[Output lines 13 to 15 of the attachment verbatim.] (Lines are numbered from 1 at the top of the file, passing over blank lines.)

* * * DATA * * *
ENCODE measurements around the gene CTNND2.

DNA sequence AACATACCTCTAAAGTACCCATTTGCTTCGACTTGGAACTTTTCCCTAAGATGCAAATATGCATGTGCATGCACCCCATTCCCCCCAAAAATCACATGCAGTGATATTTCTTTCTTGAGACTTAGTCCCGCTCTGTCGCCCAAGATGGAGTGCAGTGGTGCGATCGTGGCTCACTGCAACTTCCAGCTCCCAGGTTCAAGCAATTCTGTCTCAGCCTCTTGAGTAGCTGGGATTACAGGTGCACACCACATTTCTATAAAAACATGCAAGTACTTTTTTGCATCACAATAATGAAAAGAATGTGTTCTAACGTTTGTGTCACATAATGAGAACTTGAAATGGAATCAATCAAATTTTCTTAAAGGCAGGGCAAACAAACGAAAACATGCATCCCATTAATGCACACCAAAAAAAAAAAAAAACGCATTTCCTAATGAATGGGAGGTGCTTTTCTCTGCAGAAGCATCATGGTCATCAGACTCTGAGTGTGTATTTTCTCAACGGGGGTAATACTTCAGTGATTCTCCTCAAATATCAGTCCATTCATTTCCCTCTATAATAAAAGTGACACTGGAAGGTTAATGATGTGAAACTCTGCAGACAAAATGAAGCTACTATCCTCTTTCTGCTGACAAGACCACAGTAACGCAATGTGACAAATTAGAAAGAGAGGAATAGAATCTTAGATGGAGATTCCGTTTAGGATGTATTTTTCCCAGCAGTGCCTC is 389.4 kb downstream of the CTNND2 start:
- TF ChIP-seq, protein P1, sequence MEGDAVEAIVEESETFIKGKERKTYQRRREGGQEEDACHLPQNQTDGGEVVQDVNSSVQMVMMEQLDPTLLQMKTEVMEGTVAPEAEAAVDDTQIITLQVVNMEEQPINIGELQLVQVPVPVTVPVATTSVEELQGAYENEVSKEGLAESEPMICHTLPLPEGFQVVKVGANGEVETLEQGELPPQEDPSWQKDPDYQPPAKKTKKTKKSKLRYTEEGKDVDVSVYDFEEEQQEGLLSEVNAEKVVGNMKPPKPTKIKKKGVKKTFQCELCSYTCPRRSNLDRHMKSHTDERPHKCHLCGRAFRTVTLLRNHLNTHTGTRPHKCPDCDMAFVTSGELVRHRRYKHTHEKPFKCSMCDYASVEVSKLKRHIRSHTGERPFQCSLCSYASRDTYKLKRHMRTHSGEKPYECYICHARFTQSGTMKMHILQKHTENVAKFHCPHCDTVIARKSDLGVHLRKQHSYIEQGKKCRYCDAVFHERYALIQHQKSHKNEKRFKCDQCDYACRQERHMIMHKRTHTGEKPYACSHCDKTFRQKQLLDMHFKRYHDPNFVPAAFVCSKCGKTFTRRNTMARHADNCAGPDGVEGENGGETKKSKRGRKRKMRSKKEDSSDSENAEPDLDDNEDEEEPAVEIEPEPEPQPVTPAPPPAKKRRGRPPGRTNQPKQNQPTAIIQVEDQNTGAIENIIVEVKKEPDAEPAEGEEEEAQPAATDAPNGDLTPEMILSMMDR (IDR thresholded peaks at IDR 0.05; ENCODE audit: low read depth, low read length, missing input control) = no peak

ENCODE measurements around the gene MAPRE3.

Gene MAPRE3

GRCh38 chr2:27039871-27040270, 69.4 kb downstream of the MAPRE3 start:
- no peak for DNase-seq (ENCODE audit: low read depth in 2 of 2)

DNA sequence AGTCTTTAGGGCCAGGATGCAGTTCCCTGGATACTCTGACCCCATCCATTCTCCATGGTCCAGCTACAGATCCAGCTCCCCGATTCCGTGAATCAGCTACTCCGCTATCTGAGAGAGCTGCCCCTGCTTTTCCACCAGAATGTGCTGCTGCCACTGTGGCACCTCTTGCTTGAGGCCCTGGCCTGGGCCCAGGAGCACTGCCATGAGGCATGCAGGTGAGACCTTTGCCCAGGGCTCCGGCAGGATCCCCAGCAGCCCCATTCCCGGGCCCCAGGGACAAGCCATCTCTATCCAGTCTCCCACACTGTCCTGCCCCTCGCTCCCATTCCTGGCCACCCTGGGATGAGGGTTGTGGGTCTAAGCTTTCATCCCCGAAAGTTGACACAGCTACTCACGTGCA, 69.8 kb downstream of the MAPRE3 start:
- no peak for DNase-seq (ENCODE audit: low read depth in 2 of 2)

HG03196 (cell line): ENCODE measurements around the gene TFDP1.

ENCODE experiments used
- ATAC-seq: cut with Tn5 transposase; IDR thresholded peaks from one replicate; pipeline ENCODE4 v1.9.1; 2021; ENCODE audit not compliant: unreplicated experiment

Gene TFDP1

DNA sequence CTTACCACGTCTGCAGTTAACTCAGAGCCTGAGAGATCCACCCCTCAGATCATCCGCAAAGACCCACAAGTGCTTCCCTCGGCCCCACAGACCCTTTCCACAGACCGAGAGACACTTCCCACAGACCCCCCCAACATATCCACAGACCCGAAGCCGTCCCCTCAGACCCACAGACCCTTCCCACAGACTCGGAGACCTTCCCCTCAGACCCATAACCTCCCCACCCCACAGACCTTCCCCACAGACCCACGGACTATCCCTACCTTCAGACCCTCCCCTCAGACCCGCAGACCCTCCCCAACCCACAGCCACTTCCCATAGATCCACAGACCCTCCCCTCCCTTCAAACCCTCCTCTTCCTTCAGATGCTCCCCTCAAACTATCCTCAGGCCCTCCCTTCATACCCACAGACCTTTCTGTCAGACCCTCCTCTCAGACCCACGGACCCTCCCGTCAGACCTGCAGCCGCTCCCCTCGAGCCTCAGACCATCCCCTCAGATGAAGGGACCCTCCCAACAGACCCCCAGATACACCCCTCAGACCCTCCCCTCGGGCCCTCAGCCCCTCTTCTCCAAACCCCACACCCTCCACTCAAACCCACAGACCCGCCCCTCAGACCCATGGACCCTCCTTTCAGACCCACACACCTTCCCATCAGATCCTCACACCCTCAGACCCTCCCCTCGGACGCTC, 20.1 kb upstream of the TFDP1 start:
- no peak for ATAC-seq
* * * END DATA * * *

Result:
Gene TFDP1

DNA sequence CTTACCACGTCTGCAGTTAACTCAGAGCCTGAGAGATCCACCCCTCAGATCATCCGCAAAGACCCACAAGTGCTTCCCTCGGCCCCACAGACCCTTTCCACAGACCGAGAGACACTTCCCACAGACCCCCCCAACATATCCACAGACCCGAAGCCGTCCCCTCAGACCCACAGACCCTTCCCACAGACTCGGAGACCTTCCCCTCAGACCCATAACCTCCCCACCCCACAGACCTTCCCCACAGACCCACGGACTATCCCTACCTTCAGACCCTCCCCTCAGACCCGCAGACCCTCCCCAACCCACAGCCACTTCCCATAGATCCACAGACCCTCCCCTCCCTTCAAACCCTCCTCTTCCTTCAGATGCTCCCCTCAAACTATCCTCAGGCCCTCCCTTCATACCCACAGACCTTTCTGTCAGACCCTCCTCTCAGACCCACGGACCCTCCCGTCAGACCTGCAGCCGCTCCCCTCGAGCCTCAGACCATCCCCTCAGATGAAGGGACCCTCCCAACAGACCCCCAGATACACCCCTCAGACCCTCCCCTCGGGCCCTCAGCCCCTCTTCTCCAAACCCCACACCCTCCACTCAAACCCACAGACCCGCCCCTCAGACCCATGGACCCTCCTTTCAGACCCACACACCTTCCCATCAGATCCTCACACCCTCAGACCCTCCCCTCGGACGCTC, 20.1 kb upstream of the TFDP1 start:
- no peak for ATAC-seq